Navigating Through Online Wordwars

The wordwars on Facebook and other social networking sites between the DDS and the “Dilawans” continue to show us that more Filipinos are trying to engage in sociopolitical issues in the cyberworld. We have seen both the good and ugly sides of this online engagement as fanaticism continues to reign on both sides; discussions get muddy and lost with unnecessary invectives, ad hominems, and threats of every kind.

Passion rules reason. And more than ever, we need to still ourselves to be always on the side of what is right and just, regardless of political affiliation. Being human at all times should be our priority over being correct and popular. And so I like to suggest some ways on how we can navigate carefully through the Scylla and Charybdis of our present politics.

Read Also: Passion Rules Reason: Blind, Superficial Nationalism

Think before you tick. Emotions rise to the ebb and flow of issues. Different political inclinations will always have something to say on every thread, no matter how mundane, no matter how minute the detail. These days, careful people are advised to stay away from the comments section due to irrationality and violence that characterizes these threads. But if you cannot stay away, I advise you to step back from your keyboard for a while and carefully consider what you are going to write. Determine your purpose and consider the audience. Will it be worth the trouble of going through trolls? Will you be able to restrain yourself in provocative instances?

Don’t overdo it. So you decided to engage the threads. Alright. But when is enough, enough? When do you say that you have actually got your point across? Define the limits of your online engagement. You need to have a limit, otherwise, you fall into a trap of time-wasting conversations. Know this: you cannot convince everyone; you don’t have to.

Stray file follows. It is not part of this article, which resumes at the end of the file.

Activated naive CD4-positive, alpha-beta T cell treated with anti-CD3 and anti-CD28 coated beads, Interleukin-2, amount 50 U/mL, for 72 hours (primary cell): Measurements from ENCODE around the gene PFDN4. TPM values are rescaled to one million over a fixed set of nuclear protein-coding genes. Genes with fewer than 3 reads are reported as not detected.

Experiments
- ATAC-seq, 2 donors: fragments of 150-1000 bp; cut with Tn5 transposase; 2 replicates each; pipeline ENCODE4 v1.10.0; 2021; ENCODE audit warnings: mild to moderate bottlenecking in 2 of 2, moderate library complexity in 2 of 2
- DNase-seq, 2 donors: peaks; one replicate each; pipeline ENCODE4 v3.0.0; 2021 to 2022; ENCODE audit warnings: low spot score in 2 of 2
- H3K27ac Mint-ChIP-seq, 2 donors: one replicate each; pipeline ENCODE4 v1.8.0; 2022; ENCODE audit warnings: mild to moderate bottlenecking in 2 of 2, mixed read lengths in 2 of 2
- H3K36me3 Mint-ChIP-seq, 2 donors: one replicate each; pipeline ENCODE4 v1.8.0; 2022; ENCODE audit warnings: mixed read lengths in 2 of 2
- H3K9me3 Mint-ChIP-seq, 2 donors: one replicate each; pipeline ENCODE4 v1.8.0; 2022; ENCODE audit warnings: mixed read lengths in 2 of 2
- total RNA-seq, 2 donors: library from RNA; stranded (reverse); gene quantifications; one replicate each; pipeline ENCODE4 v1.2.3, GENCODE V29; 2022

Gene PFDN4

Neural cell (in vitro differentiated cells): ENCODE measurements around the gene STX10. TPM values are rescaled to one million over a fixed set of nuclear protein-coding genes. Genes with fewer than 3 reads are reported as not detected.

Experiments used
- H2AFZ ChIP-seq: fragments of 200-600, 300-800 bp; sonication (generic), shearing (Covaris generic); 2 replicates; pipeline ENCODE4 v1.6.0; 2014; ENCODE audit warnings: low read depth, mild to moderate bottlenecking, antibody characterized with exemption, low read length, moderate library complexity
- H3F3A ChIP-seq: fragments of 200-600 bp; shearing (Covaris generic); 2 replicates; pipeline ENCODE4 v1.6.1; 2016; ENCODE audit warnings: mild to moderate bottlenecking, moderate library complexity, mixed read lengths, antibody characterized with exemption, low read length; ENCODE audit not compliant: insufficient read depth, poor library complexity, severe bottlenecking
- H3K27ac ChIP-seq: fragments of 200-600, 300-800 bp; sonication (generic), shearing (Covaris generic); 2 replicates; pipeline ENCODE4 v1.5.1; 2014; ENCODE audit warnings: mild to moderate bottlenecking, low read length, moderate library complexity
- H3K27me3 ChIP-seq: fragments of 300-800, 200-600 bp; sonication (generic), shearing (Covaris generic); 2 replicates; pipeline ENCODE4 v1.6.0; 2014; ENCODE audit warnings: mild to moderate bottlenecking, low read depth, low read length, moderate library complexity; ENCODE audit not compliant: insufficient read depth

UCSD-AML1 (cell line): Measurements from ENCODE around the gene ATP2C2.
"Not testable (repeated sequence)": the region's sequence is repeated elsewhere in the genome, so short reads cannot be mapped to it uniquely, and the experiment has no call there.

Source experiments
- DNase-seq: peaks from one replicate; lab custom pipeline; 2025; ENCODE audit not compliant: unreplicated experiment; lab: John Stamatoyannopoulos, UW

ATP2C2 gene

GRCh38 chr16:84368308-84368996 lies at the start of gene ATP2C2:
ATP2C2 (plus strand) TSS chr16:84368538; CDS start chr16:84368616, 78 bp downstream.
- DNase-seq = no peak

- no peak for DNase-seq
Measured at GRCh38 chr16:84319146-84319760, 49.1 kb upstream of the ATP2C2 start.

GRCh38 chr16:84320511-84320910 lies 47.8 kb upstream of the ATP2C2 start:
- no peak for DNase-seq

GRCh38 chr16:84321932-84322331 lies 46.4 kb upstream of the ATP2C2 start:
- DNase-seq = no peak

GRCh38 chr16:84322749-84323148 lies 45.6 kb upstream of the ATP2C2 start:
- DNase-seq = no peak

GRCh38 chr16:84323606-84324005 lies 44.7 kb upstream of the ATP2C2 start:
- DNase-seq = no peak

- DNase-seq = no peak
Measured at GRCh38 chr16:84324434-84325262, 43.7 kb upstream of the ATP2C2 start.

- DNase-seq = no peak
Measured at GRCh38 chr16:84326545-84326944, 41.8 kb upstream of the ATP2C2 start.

Be human. Always. At the end of the day, our understanding of our sense of humanity determines how we engage people. So many times we are passionately driven by the twisted, not necessarily wrong, motive to prove that the other person is wrong. There is a backfire-effect wherein the more we try to convince the other person is wrong, despite of facts, the more will this person become defensive, resistant, and overprotective of his/her beliefs. Not everyone shares the same sense of humanity but at least let me say that when we want to engage in these kinds of discussions, our goal at best is to inform rather than to convince.

Read Also: #HuwagKangFanatic: What Happens When You Become a Fanatic

To educate another person requires patience, understanding, a certain kind of adjustment, and respect for the other person’s learning capacity and capability. But as I see it, everyone’s out there trying to convince, trying to prove what better sort of a thinking person they are than their opponents. And so we may win the battle but still, lose the war.

Therefore, think before you tick, don’t overdo it, and most of all, be human.

 

Dom Balmes

Dom writes for pay by day and writes for passion by night. He is a Japan major at the University of the Philippines. He’s fond of ramen and anime but not of nice people.

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